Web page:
It would make the angles more definite, more detailed, the corners were sharper, something like that, so I worked with this one, I worked about three months doing this, and fixed up some gauges where an operator could set it in a press and dot it long or something like that, the same fixed position every time, and you know, they cut panels out of it, and so it got over into Quality Control, and they bought it.
They eliminated three operations which were four, five, operators, and plus going to die which would be another three or four guys working on that, and so the engineers told me “I’ll make sure you get that award.” I had all these big expectations that I was going to get a new car in the driveway, or something like that, you know. But they gave me a $50 gift certificate to the Tangiers Restaurant in Akron. It was really nice, but I said “Well, you know what, any time that you need someone to work real hard on job elimination, get somebody else to do it. I'm not going to do it any more.”
That eliminated a half a dozen jobs, and saved them hundreds of thousands of dollars over a period of three or four years, and I got a $50 gift certificate, they heck with it. You know, they used to have a suggestions program, and paid up to $10,000 and you know some guys they’d turn in some really good suggestions, they might be denied the first time around, but if you resubmit it six months later, you might get something out of it. And they’ve put a stop to that. Every time you would get involved with the company, they would put a stop to it. There were too many average workers on the floor putting in too many ideas that were good, when they were paying engineers upstairs to come up with this and they couldn’t do it.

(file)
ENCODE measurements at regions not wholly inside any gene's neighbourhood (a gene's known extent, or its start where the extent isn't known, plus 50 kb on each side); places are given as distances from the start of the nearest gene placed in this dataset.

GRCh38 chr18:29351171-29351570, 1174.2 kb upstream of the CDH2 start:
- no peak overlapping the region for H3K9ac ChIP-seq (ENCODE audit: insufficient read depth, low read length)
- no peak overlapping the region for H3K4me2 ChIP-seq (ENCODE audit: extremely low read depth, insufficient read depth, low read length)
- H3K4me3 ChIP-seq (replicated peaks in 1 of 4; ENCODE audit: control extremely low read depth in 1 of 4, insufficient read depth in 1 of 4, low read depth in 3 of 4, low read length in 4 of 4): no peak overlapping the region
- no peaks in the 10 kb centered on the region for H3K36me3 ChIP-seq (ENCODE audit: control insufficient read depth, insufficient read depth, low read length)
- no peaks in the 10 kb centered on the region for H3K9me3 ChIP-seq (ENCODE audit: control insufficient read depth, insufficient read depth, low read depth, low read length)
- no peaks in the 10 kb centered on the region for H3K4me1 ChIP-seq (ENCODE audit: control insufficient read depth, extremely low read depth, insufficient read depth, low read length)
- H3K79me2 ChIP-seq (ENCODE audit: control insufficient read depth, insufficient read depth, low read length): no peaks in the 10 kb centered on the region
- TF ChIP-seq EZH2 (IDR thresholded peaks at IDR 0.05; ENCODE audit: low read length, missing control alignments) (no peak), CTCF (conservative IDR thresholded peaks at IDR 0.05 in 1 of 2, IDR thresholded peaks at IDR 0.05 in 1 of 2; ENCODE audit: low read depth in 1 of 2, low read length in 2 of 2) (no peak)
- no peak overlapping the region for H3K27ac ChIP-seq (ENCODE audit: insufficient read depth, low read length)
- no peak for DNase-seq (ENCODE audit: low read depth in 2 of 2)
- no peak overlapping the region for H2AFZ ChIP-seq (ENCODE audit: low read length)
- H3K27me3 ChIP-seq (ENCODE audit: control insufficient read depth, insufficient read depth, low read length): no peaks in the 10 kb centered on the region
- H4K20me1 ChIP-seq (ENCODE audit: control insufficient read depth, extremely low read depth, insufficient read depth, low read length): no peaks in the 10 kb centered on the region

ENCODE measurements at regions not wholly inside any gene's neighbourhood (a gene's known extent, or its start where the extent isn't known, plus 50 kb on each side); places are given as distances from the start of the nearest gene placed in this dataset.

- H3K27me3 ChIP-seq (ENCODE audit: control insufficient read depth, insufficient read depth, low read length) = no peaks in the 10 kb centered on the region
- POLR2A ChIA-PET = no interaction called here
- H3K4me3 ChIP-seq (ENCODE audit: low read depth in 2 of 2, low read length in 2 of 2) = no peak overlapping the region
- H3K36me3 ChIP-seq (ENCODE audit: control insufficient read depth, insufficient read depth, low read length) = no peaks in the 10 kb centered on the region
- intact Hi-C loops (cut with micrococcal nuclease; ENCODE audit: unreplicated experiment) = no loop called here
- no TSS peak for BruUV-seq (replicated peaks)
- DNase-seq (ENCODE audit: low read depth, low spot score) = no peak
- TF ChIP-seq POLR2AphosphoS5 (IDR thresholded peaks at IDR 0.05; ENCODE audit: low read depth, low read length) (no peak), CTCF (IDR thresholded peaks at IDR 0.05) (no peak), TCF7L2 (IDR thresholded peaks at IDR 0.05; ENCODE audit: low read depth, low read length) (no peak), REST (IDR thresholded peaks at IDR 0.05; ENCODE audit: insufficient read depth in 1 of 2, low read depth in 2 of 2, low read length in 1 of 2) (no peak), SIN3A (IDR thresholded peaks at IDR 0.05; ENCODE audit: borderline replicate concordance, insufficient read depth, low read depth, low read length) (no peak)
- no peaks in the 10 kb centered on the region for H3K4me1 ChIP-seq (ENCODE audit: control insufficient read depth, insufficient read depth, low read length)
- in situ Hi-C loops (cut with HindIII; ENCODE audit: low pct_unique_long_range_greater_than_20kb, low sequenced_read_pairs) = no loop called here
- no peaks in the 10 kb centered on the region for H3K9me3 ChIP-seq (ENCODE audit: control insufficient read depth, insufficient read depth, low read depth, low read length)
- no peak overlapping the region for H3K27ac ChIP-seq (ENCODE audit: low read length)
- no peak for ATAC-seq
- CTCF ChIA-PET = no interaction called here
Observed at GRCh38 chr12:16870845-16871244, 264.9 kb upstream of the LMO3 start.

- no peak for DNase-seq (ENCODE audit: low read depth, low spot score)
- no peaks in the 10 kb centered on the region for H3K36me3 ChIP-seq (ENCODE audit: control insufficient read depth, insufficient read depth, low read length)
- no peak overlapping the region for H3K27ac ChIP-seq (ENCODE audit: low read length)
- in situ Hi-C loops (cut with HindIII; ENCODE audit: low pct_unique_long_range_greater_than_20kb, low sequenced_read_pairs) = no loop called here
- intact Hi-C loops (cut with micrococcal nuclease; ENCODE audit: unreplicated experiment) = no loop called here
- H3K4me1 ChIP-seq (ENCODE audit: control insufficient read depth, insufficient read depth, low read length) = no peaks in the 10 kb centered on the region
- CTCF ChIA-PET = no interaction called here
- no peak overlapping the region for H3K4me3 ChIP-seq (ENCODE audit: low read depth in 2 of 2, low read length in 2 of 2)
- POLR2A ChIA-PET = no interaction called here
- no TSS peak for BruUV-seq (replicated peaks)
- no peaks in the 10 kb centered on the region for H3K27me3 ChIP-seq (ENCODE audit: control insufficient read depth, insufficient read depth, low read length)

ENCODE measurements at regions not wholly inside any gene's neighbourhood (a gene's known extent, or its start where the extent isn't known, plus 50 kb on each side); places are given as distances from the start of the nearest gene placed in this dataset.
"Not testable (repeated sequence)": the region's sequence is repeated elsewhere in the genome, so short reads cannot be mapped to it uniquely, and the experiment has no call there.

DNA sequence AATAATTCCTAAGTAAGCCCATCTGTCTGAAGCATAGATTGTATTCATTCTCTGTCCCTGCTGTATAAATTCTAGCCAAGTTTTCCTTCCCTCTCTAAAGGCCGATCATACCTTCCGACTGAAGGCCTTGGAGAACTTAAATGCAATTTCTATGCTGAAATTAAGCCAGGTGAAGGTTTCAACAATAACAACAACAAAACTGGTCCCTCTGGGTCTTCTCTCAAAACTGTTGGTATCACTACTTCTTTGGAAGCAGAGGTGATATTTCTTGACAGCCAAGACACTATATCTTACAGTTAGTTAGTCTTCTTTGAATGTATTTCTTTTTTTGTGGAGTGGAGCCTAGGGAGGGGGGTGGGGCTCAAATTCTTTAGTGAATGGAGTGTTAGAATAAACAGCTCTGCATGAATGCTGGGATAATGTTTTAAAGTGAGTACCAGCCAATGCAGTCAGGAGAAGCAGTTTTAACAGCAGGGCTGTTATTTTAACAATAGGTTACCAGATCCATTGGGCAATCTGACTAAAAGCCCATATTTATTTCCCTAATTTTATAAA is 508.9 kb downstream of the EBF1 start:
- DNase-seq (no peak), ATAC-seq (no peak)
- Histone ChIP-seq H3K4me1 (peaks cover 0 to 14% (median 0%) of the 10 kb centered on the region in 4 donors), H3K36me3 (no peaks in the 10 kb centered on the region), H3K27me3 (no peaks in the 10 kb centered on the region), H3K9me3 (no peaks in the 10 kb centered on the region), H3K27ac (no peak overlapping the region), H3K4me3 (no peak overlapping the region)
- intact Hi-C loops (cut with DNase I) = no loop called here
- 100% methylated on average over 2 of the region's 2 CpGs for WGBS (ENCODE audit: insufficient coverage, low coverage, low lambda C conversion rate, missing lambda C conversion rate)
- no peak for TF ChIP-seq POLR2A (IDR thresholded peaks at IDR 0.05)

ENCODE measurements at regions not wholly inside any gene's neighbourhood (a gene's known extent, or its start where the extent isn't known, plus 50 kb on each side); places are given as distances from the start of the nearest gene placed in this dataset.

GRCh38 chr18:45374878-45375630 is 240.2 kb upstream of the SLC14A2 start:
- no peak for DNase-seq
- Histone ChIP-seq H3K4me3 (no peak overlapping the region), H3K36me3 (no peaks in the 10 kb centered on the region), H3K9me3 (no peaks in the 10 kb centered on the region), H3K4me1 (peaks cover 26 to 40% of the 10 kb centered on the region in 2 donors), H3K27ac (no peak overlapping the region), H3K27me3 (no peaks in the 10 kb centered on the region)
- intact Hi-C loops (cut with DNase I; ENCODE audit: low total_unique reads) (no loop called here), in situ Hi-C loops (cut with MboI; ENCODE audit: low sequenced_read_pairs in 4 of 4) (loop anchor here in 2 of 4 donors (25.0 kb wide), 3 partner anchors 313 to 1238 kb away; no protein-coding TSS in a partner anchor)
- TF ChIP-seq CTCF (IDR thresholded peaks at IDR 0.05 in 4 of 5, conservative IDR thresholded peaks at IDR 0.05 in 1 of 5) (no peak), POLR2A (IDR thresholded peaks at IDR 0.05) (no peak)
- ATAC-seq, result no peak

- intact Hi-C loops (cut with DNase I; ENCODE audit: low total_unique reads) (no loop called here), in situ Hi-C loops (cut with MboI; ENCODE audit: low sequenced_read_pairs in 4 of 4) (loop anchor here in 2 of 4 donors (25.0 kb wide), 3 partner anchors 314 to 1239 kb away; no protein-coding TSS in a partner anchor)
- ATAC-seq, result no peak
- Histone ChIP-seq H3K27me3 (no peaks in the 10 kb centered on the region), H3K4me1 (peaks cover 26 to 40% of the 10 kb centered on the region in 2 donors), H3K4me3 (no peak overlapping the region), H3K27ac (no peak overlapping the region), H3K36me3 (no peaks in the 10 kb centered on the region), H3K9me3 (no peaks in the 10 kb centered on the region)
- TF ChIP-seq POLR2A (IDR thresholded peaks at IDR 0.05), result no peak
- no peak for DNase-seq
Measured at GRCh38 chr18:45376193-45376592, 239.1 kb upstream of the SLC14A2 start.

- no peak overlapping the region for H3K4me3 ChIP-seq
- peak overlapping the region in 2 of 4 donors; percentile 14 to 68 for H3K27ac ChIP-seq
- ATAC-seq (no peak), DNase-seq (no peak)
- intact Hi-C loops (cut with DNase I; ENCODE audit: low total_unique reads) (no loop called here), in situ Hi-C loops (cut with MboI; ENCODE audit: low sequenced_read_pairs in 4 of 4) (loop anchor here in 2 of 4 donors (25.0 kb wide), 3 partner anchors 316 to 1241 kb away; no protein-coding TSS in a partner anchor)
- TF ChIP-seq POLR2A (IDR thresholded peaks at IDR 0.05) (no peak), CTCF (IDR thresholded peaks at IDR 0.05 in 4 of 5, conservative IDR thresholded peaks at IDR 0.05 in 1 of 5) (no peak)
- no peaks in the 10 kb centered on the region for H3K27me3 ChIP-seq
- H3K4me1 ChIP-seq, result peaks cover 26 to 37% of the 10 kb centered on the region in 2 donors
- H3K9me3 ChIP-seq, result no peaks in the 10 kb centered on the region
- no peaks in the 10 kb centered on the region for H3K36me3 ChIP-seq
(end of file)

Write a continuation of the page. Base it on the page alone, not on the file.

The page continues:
One time they were running a campaign, a suggestion program, and you’d got a belt buckle for any kind of a suggestion, and I suggest painting the presses pastel colors. In a plant, your machines are painted either hospital green, or gray, like a battleship gray. Now they’ve got red, yellow or blue, because a lot of robot stuff, but I suggested painting them pastel colors. Then it wouldn’t be so boring coming in to work in the morning. Folks were just like, they never heard of such a thing. So I got a belt buckle out of it.
When I first started working, there were a lot of hazards. They had open back presses, individual punching presses. They set up a stack of blanks, they might be two feet wide, and forty eight inches long. You run them through the press, with a foot pedal to cycle the press over, or hand punches, and we would punch out a half a dozen blanks, go to another part of the press room, flip it over , turn it around, and run the other side. Then what was left would be a webbing, like when you were cutting out biscuits, the little pieces that weren't cut out.